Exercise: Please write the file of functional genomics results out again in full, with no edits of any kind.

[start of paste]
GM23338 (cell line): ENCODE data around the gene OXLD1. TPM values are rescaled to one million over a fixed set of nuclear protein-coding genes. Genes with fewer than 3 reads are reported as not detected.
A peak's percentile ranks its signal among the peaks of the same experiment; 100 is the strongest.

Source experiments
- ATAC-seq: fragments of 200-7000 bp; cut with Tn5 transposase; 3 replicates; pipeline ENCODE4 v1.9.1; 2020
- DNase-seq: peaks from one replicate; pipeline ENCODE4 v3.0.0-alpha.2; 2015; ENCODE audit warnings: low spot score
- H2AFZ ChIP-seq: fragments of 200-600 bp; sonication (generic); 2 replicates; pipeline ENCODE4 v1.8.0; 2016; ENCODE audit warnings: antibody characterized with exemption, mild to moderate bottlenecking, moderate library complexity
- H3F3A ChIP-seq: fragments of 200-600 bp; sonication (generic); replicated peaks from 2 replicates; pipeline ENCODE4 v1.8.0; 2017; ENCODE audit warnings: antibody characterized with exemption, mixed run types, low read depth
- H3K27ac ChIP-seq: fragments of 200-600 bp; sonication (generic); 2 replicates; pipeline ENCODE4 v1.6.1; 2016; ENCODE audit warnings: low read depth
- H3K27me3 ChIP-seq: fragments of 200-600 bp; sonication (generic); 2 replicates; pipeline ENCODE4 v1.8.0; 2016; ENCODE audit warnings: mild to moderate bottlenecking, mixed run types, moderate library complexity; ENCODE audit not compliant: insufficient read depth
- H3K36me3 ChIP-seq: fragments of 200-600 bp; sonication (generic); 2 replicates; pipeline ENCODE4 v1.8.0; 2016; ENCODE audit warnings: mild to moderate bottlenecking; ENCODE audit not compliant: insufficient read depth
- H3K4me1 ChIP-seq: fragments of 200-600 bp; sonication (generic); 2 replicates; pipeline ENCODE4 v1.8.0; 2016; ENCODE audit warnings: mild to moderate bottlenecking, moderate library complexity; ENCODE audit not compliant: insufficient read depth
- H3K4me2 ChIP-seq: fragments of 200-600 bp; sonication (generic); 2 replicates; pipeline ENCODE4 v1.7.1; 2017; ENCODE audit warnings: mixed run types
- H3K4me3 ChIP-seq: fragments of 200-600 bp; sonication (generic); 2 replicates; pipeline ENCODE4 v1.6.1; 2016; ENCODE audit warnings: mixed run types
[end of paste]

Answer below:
GM23338 (cell line): ENCODE data around the gene OXLD1. TPM values are rescaled to one million over a fixed set of nuclear protein-coding genes. Genes with fewer than 3 reads are reported as not detected.
A peak's percentile ranks its signal among the peaks of the same experiment; 100 is the strongest.

Source experiments
- ATAC-seq: fragments of 200-7000 bp; cut with Tn5 transposase; 3 replicates; pipeline ENCODE4 v1.9.1; 2020
- DNase-seq: peaks from one replicate; pipeline ENCODE4 v3.0.0-alpha.2; 2015; ENCODE audit warnings: low spot score
- H2AFZ ChIP-seq: fragments of 200-600 bp; sonication (generic); 2 replicates; pipeline ENCODE4 v1.8.0; 2016; ENCODE audit warnings: antibody characterized with exemption, mild to moderate bottlenecking, moderate library complexity
- H3F3A ChIP-seq: fragments of 200-600 bp; sonication (generic); replicated peaks from 2 replicates; pipeline ENCODE4 v1.8.0; 2017; ENCODE audit warnings: antibody characterized with exemption, mixed run types, low read depth
- H3K27ac ChIP-seq: fragments of 200-600 bp; sonication (generic); 2 replicates; pipeline ENCODE4 v1.6.1; 2016; ENCODE audit warnings: low read depth
- H3K27me3 ChIP-seq: fragments of 200-600 bp; sonication (generic); 2 replicates; pipeline ENCODE4 v1.8.0; 2016; ENCODE audit warnings: mild to moderate bottlenecking, mixed run types, moderate library complexity; ENCODE audit not compliant: insufficient read depth
- H3K36me3 ChIP-seq: fragments of 200-600 bp; sonication (generic); 2 replicates; pipeline ENCODE4 v1.8.0; 2016; ENCODE audit warnings: mild to moderate bottlenecking; ENCODE audit not compliant: insufficient read depth
- H3K4me1 ChIP-seq: fragments of 200-600 bp; sonication (generic); 2 replicates; pipeline ENCODE4 v1.8.0; 2016; ENCODE audit warnings: mild to moderate bottlenecking, moderate library complexity; ENCODE audit not compliant: insufficient read depth
- H3K4me2 ChIP-seq: fragments of 200-600 bp; sonication (generic); 2 replicates; pipeline ENCODE4 v1.7.1; 2017; ENCODE audit warnings: mixed run types
- H3K4me3 ChIP-seq: fragments of 200-600 bp; sonication (generic); 2 replicates; pipeline ENCODE4 v1.6.1; 2016; ENCODE audit warnings: mixed run types